Book Review: Cry Your Way Home by Damien Angelica Walters

“Tackling the ‘difficult second album’, Walters gives us a collection which builds on the talent and imagination she brought to Sing Me Your Scars, reaching further in scope, voice, and technique.”

 

One of the most exciting and talented of the most recent crop of horror and weird writers is Damien Angelica Walters. For a few years, now, she has been steadily and determinedly producing some of the most affecting, emotional, and devastating fiction to appear in print, with publication credits in a variety of places including Apex, The Dark, Black Static, and many more. Following up her outstanding first collection, Sing Me Your Scars, and her first novel proper under her own name, Paper Tigers, she now releases her second collection of short stories, Cry your Way Home.

Opening with ‘Tongue, Tooth, and Claw’, we are presented with a version of the old fairy tale, Beauty and the Beast, coupled with the fantasy notion of sacrificing a daughter of the village to appease the monster. Threaded through this beautiful, melancholic tale is a seam of female agency and determination, a will which will not accept the role society has conferred on her. A wonderful, dialogue-free opener and an indication of the themes to come. ‘Deep Within the Marrow, Hidden in My Smile’ is a haunting and gorgeous piece about two young girls who become step-sisters when their respective widowed parents marry. The story unfolds with languid yet purposeful and poetic prose, the gradually increasing—yet not outright—hostility faced by the young narrator from her reluctant step-sibling underpinned by flashes of the weird, by a heartfelt confusion, even by a measure of the melancholic.

‘On the Other Side of the Door, Everything Changes’ is utterly and completely heart-breaking. To tell much more would rob the reader of its power but suffice to say it is a story of human cruelty; the awful, crushing power which hopelessness can hold over us, and the tragedy of missing that one thing which might save us. A deeply poetic sensibility infuses ‘This is the Way I Die’, the subtle, Gothic imagery, perhaps a metaphor for the healing power of love and compassion, and the strength which comes from knowing when to let someone go.

One of the longer stories in the collection, ‘The Hands That Hold, the Lies That Bind’ pulls the reader along with its mounting central mystery. Though the strongest message could be one of “mother knows best”, it might also be read as a caution against keeping things from children for fear they cannot handle it. Dark and strange and weird, and also wonderful. ‘Not my Circus, Not My Monkeys: The Elephant’s Tale’ is a poetic and metaphorical meditation on the strictures we are bound by in life; and the arduous and painful toll it takes to try and break free from these shackles. In ‘The Judas Child’, we have what seems like a straightforward monster/horror story, but Walters imbues it with such a sense of human sorrow and dread—with subtle, telling detail—it is elevated beyond its simple premise.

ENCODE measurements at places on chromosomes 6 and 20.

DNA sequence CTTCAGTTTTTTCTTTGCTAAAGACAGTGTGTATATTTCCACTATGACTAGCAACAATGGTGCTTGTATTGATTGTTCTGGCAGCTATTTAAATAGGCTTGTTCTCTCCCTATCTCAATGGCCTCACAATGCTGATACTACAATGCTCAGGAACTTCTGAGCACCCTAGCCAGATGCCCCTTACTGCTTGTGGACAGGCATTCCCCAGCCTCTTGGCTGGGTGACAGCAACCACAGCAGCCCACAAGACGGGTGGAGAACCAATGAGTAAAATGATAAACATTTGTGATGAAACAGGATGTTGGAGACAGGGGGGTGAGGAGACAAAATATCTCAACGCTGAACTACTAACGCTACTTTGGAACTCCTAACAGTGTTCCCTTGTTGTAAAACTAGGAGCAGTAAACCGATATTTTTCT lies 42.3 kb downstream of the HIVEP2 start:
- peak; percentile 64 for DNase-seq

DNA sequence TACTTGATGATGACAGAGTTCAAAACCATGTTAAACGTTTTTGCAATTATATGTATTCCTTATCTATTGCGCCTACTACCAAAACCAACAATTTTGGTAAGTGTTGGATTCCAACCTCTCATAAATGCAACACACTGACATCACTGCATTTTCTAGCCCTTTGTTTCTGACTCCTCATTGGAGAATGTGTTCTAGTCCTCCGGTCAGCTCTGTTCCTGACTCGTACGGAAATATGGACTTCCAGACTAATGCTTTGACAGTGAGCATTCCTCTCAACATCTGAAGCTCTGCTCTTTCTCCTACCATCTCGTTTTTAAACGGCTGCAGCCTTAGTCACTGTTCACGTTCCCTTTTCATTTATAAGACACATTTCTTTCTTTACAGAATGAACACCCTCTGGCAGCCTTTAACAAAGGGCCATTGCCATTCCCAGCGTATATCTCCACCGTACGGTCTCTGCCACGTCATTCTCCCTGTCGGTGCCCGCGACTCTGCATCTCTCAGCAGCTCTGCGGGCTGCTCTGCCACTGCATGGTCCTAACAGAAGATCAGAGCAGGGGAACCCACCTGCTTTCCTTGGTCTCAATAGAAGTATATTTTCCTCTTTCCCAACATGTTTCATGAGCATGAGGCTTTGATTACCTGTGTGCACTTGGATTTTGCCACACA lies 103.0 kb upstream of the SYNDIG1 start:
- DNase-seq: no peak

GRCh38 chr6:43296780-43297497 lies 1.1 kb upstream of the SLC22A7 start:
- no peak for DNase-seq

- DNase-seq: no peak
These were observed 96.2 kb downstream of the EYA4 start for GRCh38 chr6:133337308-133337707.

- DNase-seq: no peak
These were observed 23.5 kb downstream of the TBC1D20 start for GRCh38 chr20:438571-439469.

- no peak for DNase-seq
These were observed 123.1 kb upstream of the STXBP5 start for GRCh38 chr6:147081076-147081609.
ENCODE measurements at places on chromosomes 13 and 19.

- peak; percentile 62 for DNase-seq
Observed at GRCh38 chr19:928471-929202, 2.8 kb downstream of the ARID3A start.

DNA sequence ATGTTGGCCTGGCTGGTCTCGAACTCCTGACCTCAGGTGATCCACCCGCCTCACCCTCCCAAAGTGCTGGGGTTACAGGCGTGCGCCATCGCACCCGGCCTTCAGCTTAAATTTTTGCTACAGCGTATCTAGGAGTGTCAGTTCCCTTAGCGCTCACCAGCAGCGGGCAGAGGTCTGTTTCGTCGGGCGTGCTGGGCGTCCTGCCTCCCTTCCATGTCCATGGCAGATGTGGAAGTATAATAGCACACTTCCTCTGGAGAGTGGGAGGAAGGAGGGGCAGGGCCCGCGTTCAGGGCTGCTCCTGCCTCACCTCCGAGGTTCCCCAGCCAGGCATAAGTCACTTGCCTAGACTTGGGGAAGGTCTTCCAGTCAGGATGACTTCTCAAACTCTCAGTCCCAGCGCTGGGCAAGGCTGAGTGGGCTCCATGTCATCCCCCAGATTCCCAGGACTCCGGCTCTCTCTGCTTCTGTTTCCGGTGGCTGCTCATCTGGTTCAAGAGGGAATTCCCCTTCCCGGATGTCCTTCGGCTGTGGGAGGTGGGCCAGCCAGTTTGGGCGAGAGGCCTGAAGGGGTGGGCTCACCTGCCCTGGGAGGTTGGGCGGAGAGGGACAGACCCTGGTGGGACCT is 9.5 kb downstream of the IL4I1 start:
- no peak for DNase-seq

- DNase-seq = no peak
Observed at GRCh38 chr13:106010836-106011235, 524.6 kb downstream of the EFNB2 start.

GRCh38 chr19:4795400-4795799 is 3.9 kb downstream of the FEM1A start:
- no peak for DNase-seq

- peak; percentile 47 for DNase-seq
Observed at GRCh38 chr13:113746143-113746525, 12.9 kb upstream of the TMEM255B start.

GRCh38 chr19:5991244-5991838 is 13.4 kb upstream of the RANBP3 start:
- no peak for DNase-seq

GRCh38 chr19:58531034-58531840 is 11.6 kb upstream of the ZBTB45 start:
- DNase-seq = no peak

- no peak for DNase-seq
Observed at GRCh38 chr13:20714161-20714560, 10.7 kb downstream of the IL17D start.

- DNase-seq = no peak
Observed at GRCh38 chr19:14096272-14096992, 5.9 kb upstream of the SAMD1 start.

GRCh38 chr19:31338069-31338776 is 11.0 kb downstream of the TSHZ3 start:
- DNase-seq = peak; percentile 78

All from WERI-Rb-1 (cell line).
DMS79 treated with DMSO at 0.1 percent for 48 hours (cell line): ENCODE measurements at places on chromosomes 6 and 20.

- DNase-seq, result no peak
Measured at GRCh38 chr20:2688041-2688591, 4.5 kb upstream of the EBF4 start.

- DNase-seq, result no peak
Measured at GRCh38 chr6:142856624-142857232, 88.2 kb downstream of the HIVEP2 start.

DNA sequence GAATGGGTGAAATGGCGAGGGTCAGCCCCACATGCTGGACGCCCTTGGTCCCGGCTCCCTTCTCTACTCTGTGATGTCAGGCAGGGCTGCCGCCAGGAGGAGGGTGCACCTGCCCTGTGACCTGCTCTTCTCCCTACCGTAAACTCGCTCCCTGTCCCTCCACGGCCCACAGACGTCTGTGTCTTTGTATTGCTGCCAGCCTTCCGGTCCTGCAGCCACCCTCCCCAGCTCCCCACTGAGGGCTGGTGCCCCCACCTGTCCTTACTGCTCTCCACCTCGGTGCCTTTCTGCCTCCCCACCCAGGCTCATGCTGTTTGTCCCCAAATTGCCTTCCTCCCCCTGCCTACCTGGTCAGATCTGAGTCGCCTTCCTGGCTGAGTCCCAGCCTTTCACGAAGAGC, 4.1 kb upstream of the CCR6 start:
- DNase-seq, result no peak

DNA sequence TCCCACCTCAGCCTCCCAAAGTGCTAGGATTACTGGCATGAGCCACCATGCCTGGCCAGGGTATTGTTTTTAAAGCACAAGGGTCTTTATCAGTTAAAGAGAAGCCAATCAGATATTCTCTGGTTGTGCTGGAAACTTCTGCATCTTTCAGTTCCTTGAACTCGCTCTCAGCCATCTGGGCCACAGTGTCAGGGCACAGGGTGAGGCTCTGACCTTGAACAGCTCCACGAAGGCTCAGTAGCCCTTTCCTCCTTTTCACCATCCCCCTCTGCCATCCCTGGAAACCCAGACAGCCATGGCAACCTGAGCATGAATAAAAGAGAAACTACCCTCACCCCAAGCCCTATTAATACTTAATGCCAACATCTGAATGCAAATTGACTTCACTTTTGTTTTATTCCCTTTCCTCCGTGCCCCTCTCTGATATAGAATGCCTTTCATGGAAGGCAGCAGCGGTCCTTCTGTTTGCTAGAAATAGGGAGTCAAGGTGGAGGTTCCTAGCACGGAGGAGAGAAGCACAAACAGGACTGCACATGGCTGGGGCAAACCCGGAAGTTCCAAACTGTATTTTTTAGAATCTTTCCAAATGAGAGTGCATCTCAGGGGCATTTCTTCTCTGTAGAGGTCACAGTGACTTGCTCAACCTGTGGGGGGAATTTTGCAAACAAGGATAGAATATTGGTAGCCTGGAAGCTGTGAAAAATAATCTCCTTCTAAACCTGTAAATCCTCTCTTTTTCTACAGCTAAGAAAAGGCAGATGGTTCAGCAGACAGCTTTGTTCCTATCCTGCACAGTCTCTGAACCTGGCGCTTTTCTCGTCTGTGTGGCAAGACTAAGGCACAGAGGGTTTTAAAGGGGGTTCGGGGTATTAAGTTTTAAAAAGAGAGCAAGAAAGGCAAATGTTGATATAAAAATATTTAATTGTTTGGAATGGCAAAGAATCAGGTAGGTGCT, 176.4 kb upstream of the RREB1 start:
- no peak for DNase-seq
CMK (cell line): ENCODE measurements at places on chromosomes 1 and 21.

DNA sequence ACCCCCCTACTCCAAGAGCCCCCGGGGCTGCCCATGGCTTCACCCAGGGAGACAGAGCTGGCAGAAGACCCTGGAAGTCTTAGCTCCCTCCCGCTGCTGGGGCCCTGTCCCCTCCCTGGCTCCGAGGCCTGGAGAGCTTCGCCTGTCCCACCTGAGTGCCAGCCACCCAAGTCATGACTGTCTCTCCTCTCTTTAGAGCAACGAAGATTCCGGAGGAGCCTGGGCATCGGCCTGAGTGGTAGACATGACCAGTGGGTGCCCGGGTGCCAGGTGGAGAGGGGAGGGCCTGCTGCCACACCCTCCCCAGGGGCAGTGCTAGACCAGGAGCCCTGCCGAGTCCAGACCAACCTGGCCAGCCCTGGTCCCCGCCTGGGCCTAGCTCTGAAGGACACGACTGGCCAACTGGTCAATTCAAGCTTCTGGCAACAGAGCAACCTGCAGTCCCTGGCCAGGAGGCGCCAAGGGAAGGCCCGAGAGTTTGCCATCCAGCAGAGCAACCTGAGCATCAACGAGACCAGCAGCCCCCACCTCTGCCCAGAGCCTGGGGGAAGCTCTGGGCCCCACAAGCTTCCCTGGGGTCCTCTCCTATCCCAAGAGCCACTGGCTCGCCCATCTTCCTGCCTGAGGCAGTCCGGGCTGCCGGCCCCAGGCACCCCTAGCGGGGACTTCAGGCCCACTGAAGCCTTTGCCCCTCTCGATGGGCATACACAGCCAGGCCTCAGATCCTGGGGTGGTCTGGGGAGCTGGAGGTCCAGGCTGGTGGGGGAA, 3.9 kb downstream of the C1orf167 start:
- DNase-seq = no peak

Taking on the oversaturated superhero genre, ‘S Is for Soliloquy’ presents a second person monologue from one lover to another which slowly reveals the world they exist in. It’s gorgeous and quietly heart-breaking, and also immense fun, hinting at a wider ‘mythology’. Heartbreak of a different kind infuses every line of ‘The Floating Girls: A Documentary’. Its multiple narratives and semi-fractured structure help to give body to its strange, central premise, and the confessional of the narrator tethers the story with deeply affecting emotion. Effortless and powerful, a real powerhouse of a story. ‘Take a Walk in the Night, My Love’ begins as a possible insight into dementia, with an intriguing and compelling second person narrative. It twists and mutates as it progresses into an almost psychological thriller, before closing with more than a hint of ambiguous emotion. A short which manages to do more than most novels can.